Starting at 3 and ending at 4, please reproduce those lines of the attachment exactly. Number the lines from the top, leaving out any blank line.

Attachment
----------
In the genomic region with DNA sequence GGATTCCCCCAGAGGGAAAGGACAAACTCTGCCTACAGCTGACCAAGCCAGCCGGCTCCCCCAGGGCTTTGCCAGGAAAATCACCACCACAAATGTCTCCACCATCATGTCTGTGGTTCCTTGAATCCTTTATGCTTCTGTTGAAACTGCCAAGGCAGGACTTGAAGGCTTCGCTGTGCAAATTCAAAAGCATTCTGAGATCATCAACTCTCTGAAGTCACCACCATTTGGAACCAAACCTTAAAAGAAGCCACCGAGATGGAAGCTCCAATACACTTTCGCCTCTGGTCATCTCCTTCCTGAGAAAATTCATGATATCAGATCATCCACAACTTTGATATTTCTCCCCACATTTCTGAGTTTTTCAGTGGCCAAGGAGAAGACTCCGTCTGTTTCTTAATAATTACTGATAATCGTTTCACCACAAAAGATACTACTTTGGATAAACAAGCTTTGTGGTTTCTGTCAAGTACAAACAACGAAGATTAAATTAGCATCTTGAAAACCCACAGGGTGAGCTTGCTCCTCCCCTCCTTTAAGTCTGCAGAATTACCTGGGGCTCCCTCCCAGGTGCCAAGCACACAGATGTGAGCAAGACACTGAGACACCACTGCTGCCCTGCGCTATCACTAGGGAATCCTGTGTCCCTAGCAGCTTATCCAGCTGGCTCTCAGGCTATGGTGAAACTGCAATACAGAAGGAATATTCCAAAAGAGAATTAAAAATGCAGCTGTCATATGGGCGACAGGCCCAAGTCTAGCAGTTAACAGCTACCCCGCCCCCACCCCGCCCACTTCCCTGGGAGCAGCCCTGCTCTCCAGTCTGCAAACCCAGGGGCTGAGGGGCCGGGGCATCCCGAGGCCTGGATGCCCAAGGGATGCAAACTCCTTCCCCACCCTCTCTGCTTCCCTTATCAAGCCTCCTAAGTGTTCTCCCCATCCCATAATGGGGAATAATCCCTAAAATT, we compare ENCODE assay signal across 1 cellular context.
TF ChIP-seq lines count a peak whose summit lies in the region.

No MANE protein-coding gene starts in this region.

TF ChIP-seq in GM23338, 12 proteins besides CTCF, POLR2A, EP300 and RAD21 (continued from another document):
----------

No MANE protein-coding gene starts in this region.

TF ChIP-seq in GM23338, 12 proteins besides CTCF, POLR2A, EP300 and RAD21 (continued from another document):